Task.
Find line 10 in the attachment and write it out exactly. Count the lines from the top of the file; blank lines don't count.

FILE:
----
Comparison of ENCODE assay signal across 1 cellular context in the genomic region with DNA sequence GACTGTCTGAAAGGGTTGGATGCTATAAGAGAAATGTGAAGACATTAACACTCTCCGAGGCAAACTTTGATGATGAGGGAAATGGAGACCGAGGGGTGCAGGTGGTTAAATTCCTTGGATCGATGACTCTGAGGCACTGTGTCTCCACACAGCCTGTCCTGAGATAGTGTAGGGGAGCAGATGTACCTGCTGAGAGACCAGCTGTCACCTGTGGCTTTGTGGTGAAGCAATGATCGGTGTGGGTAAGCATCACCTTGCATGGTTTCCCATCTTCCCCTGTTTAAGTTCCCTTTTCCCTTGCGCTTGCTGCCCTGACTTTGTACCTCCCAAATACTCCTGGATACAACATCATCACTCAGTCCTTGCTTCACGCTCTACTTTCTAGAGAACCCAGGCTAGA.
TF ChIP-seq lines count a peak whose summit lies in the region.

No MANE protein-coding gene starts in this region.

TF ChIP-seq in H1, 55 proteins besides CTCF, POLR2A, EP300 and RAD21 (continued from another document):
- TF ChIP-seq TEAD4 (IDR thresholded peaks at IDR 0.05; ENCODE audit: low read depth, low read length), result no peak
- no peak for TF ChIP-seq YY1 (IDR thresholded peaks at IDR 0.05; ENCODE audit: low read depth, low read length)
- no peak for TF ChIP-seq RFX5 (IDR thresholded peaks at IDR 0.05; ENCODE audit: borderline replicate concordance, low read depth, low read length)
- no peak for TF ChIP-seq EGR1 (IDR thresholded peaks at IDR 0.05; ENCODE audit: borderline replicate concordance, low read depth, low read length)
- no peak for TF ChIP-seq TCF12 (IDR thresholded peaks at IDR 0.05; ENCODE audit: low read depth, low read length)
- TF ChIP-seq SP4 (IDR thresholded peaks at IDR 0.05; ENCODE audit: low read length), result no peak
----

- TF ChIP-seq SP4 (IDR thresholded peaks at IDR 0.05; ENCODE audit: low read length), result no peak